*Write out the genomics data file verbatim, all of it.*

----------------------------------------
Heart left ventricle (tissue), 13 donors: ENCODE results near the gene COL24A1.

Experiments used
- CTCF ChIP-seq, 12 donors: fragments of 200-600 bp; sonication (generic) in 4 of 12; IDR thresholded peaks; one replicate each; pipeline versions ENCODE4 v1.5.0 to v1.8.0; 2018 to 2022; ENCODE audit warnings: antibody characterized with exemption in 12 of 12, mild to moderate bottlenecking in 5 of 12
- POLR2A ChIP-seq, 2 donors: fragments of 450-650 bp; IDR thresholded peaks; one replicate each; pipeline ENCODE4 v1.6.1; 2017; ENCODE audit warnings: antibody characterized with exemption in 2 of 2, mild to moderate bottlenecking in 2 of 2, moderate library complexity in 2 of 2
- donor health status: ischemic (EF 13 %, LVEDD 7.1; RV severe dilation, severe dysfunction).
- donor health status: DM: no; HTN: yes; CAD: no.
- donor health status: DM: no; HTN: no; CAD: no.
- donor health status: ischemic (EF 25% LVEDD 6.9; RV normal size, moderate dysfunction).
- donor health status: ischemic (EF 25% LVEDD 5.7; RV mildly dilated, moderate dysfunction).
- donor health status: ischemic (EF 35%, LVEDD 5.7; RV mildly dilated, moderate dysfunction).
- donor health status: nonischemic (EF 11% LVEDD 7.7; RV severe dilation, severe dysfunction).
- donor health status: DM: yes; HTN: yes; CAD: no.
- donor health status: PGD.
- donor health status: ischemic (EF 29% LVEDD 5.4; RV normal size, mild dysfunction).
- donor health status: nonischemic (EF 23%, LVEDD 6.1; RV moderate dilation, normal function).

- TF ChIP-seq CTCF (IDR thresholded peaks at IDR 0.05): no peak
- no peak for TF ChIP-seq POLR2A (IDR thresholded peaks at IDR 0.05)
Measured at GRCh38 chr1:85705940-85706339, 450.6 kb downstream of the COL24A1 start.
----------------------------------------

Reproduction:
Heart left ventricle (tissue), 13 donors: ENCODE results near the gene COL24A1.

Experiments used
- CTCF ChIP-seq, 12 donors: fragments of 200-600 bp; sonication (generic) in 4 of 12; IDR thresholded peaks; one replicate each; pipeline versions ENCODE4 v1.5.0 to v1.8.0; 2018 to 2022; ENCODE audit warnings: antibody characterized with exemption in 12 of 12, mild to moderate bottlenecking in 5 of 12
- POLR2A ChIP-seq, 2 donors: fragments of 450-650 bp; IDR thresholded peaks; one replicate each; pipeline ENCODE4 v1.6.1; 2017; ENCODE audit warnings: antibody characterized with exemption in 2 of 2, mild to moderate bottlenecking in 2 of 2, moderate library complexity in 2 of 2
- donor health status: ischemic (EF 13 %, LVEDD 7.1; RV severe dilation, severe dysfunction).
- donor health status: DM: no; HTN: yes; CAD: no.
- donor health status: DM: no; HTN: no; CAD: no.
- donor health status: ischemic (EF 25% LVEDD 6.9; RV normal size, moderate dysfunction).
- donor health status: ischemic (EF 25% LVEDD 5.7; RV mildly dilated, moderate dysfunction).
- donor health status: ischemic (EF 35%, LVEDD 5.7; RV mildly dilated, moderate dysfunction).
- donor health status: nonischemic (EF 11% LVEDD 7.7; RV severe dilation, severe dysfunction).
- donor health status: DM: yes; HTN: yes; CAD: no.
- donor health status: PGD.
- donor health status: ischemic (EF 29% LVEDD 5.4; RV normal size, mild dysfunction).
- donor health status: nonischemic (EF 23%, LVEDD 6.1; RV moderate dilation, normal function).

- TF ChIP-seq CTCF (IDR thresholded peaks at IDR 0.05): no peak
- no peak for TF ChIP-seq POLR2A (IDR thresholded peaks at IDR 0.05)
Measured at GRCh38 chr1:85705940-85706339, 450.6 kb downstream of the COL24A1 start.